Saturday, April 19, 2008

Only one week to go!

The Agony of Alice, by Phyllis Reynolds Naylor. I wish I had had books like this when I was 12. They wouldn't be for absolutely every girl, but for most girls. The only reason I would be reticent to purchase them for my library is because they are getting to be a bit old, but I understand the author is still making new ones. It's just that this first one, from 1985, is getting a bit dated.

The Door in the Hedge, by Robin McKinley. This is a retelling of fairy tales I have previously seen elsewhere. It's pretty good, although I think the author tries so hard to capture the "nuances of [fairy tale] language" that half the time even she may not be entirely sure what she is saying. My biggest problem, and the reason I wouldn't buy this book, is because there is no source note of any kind. The author bases her short stories on other works, but the fairy tales goes all the way until the very last page abutting the back cover. I've recently become all about the source note.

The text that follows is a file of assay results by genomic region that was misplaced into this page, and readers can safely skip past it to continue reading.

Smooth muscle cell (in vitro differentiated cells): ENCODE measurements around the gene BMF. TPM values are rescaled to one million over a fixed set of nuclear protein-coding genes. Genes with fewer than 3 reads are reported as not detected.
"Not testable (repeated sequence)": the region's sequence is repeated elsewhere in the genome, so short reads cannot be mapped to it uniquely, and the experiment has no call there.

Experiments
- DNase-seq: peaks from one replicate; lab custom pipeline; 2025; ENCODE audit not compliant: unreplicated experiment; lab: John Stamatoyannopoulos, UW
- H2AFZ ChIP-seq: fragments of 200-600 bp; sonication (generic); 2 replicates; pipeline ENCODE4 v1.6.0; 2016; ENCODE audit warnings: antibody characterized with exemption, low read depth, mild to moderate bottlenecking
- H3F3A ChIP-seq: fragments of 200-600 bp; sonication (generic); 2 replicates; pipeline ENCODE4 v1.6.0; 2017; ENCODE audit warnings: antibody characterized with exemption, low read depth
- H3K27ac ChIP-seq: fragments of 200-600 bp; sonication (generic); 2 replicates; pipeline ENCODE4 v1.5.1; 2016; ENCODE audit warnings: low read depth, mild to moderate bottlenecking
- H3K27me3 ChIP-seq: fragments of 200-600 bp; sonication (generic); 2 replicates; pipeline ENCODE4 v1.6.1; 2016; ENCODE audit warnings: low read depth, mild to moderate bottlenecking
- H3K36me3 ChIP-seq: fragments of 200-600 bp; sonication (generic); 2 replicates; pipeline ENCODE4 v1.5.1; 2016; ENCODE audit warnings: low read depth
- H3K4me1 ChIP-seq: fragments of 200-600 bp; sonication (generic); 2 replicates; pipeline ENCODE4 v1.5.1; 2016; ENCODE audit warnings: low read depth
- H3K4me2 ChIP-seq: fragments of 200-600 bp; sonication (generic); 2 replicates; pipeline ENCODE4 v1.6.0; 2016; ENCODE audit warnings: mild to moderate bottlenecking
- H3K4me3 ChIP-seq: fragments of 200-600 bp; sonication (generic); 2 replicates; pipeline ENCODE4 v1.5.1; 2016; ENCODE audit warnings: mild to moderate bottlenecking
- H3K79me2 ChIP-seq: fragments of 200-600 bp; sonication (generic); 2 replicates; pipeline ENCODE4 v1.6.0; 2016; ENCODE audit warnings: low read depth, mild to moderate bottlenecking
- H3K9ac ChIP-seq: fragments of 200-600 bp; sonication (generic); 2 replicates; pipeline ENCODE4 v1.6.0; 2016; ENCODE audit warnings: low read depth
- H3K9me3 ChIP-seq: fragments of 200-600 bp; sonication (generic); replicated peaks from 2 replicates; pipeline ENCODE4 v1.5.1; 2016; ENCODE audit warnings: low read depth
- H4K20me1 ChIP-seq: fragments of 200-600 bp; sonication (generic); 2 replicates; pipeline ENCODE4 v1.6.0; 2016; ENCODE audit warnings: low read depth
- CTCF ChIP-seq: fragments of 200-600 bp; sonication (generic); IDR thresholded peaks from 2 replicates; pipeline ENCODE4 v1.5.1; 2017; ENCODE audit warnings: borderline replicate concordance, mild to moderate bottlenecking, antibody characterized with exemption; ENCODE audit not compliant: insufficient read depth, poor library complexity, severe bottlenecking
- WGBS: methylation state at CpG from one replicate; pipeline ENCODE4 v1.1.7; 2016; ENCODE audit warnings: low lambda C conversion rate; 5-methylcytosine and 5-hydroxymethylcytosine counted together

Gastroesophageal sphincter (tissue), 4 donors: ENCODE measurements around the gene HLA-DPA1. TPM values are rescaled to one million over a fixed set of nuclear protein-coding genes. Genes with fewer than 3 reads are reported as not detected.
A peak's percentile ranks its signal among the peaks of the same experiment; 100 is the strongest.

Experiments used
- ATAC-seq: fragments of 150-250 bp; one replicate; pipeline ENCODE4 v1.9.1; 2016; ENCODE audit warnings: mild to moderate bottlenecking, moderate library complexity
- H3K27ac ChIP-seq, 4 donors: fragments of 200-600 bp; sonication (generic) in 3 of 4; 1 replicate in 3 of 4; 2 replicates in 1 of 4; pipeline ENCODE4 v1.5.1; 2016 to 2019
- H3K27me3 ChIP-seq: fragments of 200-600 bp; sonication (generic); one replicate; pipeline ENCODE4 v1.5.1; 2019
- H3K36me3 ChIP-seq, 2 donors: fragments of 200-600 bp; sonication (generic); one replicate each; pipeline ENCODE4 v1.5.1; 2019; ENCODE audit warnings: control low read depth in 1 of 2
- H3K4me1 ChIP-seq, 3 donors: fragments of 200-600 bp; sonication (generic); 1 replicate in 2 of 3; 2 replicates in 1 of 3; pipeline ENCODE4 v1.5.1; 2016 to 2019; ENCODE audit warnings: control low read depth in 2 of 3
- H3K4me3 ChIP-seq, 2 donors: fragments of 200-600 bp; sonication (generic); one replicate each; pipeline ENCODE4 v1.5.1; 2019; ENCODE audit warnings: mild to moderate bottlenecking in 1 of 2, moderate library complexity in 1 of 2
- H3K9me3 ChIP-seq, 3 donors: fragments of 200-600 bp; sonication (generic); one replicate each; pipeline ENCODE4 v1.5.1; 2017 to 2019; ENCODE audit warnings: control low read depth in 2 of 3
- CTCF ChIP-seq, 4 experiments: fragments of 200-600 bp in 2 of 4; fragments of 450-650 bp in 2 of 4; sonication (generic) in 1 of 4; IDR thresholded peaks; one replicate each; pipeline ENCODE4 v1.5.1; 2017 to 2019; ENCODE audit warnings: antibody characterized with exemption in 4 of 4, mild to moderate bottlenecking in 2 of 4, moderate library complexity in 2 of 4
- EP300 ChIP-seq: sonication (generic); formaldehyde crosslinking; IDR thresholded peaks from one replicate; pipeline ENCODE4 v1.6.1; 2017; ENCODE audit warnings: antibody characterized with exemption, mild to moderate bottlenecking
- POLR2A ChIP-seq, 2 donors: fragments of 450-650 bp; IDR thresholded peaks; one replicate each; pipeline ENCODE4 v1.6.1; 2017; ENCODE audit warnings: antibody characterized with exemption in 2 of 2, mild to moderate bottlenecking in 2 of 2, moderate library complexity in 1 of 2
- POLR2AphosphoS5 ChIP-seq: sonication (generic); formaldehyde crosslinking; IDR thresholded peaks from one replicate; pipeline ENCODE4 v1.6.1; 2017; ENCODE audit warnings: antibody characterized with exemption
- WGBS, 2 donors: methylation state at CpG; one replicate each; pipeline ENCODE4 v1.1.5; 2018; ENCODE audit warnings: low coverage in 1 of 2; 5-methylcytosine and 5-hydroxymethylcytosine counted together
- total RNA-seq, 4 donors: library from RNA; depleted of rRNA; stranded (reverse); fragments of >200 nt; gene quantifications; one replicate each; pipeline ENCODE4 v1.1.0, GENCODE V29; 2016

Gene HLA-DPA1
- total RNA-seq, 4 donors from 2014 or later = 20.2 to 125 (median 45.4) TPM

The Sisters Grimm: The Unusual Suspects, by Michael Buckley. I have nothing new to add about this second book of the sequel. It felt a bit angrier, but not enough to warrant protecting your child(ren) from it. I'm looking forward to the third one.

The Magic Fan, by Keith Baker. I love the artwork--not terribly authentic, but very colorful and emotive.

Secret in the Garden: A Peek-Through Book, by James Mayhew. I like the artwork again, but the story isn't anything special.

A Taste of Colored Water, by Matt Faulkner. This is a picture book for older children, to be used probably in a classroom setting. It should work very well to introduce children to the history of segregation, although I find the story itself rather unrealistic-- what child growing up in the south would not know about segregation?

Snow Moon, by Nicholas Brunelle. Apparently, when it comes to pictures, I'm pretty easy to please. The text, however, made me remember the "poems" by all those "writers" I had in my classes in college. It felt forced and stuffy, like the author has little actual talent but was trying very hard. I'm obviously not a big fan.

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